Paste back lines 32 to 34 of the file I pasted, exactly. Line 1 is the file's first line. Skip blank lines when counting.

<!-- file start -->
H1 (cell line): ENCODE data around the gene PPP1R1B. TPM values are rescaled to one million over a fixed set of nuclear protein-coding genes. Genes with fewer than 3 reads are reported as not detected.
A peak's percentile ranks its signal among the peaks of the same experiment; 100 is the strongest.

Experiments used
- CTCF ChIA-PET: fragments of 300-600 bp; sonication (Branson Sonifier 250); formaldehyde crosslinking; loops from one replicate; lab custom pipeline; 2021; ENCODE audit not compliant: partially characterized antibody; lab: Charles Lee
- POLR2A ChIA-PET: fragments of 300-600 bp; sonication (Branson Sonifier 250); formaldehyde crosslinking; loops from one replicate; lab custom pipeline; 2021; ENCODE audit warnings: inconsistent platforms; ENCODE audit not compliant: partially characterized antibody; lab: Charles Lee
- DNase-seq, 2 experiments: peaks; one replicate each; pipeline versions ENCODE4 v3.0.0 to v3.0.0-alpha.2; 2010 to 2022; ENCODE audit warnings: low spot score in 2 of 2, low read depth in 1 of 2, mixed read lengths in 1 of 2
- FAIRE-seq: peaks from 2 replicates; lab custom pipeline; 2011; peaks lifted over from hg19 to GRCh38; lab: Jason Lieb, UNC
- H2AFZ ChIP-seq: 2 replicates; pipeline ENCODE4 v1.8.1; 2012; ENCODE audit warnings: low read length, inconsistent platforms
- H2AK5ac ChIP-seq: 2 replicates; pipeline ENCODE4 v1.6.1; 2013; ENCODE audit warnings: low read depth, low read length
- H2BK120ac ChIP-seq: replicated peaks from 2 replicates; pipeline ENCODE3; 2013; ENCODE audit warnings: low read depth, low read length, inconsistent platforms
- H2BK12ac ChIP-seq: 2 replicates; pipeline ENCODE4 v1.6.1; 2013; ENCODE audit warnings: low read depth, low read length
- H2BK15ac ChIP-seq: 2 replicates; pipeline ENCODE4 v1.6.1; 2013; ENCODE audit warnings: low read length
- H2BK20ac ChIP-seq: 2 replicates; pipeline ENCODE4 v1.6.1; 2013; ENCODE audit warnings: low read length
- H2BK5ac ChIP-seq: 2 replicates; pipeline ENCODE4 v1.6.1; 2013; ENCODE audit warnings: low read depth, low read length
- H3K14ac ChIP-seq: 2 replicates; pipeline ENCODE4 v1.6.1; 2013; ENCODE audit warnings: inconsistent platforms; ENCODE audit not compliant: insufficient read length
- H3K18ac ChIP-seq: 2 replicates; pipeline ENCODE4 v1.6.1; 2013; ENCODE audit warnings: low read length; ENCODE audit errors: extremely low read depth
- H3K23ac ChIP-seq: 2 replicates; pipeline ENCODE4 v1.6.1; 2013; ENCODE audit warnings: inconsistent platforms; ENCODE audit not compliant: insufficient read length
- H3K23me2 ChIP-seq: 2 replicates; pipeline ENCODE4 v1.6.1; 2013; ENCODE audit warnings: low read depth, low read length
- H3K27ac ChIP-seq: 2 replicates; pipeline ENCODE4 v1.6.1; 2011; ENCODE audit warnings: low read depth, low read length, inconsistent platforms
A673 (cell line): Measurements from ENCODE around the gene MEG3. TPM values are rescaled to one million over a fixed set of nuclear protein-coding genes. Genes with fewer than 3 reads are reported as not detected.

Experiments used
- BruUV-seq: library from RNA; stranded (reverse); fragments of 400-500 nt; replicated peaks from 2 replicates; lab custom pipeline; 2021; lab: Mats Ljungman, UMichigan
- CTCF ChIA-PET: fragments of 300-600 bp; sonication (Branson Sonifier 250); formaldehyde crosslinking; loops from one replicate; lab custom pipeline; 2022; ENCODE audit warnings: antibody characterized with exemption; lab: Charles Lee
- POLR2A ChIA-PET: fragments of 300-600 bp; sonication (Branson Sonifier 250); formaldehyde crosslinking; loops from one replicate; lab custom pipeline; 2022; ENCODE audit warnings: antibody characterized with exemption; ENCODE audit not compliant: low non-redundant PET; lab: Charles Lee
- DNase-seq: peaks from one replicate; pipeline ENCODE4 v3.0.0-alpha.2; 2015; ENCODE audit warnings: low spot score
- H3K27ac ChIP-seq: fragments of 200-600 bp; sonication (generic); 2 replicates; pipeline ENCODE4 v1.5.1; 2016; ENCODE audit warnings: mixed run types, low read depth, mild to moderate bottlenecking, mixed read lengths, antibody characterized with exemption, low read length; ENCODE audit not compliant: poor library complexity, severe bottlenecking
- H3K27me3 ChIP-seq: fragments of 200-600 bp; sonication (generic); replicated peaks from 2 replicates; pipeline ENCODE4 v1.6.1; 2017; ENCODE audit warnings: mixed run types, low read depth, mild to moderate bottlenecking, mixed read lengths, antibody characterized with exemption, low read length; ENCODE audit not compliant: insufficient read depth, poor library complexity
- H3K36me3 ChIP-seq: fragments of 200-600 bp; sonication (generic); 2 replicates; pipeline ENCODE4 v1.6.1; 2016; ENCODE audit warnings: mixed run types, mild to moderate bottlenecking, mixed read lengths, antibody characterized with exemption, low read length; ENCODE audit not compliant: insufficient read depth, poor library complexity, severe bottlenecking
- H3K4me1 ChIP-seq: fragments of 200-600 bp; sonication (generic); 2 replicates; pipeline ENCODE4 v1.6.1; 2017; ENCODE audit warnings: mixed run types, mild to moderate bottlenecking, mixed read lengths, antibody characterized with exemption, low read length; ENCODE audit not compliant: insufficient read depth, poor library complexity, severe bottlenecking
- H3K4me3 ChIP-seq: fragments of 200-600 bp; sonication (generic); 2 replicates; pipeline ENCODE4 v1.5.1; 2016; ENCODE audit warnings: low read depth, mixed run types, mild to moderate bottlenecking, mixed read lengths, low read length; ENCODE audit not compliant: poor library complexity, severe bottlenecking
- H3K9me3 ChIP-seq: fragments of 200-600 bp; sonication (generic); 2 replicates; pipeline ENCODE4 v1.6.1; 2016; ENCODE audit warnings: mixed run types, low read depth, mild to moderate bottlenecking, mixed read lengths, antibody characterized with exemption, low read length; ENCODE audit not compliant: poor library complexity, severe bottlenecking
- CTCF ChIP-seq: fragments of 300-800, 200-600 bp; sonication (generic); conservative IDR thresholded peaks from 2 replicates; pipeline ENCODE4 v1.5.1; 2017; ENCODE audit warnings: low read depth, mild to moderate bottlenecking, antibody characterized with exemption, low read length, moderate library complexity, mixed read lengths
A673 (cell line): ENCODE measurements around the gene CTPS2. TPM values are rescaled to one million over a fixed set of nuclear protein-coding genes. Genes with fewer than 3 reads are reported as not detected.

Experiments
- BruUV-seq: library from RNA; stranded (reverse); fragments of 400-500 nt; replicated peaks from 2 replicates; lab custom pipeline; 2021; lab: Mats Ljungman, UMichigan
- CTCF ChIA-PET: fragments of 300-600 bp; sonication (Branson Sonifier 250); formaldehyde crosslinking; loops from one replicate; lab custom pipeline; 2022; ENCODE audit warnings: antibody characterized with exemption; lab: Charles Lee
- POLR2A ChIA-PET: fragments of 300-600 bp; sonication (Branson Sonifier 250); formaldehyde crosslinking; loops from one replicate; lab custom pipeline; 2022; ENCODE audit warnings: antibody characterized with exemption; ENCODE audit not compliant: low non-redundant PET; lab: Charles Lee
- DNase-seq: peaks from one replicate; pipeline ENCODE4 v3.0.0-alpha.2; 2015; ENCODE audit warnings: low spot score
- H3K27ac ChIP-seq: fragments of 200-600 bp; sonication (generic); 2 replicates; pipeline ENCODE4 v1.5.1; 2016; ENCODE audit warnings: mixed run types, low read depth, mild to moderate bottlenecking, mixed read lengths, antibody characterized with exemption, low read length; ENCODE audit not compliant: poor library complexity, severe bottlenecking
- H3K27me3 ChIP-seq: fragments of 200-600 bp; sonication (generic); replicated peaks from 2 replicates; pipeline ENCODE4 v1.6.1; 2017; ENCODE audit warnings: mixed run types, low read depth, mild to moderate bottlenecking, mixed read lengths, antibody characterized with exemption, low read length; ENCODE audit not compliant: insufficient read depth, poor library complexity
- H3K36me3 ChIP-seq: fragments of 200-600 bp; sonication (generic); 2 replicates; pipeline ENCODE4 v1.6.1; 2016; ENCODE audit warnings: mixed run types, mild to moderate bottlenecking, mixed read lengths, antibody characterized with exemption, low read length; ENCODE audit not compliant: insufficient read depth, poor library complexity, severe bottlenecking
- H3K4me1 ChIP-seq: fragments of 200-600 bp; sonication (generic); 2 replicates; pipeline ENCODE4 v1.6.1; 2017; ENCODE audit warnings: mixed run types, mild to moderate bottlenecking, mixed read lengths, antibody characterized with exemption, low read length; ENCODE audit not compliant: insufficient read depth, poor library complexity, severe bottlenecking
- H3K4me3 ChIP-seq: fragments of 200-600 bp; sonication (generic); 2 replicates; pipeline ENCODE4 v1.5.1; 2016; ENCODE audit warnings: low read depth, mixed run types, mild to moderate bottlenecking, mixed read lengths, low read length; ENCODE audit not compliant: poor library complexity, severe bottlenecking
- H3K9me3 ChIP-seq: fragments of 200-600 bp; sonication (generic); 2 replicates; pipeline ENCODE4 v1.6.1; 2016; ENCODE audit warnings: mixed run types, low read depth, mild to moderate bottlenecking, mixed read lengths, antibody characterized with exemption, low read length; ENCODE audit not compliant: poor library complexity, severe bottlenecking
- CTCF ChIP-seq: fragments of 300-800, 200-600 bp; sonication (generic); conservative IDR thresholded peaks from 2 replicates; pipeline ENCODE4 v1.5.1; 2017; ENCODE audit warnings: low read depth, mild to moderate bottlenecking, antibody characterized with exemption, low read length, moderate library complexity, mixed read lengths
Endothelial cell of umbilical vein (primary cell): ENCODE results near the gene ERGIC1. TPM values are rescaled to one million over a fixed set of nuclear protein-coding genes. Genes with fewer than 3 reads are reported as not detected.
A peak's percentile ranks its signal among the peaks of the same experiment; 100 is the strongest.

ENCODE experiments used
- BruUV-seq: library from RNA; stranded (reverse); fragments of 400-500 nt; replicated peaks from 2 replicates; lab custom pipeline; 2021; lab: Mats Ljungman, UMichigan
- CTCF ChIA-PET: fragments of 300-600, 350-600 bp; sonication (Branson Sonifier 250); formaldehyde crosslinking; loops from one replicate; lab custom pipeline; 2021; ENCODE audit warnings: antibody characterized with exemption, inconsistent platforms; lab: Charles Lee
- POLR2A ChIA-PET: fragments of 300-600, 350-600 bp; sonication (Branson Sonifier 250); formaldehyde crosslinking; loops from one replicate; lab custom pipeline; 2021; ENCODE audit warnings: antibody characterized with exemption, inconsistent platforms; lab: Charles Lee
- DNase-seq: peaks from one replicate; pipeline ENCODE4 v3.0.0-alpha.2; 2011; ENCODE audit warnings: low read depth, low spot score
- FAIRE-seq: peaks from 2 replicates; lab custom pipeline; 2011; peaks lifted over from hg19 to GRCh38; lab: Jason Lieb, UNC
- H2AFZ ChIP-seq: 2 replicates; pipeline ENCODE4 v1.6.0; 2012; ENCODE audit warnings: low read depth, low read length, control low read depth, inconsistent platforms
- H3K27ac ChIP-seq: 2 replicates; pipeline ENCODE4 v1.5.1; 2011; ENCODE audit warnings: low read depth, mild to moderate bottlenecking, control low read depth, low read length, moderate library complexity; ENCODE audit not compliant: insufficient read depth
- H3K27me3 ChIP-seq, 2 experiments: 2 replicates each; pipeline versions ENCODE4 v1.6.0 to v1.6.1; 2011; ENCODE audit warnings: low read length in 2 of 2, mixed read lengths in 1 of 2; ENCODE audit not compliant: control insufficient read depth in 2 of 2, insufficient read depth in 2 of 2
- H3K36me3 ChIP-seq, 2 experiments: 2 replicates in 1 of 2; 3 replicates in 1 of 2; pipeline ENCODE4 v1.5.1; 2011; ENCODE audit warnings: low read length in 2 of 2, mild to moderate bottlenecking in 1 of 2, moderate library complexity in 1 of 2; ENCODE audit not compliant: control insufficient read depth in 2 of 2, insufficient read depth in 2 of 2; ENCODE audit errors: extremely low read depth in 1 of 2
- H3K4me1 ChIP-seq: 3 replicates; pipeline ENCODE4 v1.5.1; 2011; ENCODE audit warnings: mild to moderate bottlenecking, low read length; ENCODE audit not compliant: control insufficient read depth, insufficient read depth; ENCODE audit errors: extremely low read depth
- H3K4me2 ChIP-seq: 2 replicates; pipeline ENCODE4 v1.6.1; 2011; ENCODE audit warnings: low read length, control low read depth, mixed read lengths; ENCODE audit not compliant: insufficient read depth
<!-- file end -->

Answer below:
- CTCF ChIP-seq: fragments of 300-800, 200-600 bp; sonication (generic); conservative IDR thresholded peaks from 2 replicates; pipeline ENCODE4 v1.5.1; 2017; ENCODE audit warnings: low read depth, mild to moderate bottlenecking, antibody characterized with exemption, low read length, moderate library complexity, mixed read lengths
A673 (cell line): ENCODE measurements around the gene CTPS2. TPM values are rescaled to one million over a fixed set of nuclear protein-coding genes. Genes with fewer than 3 reads are reported as not detected.

Experiments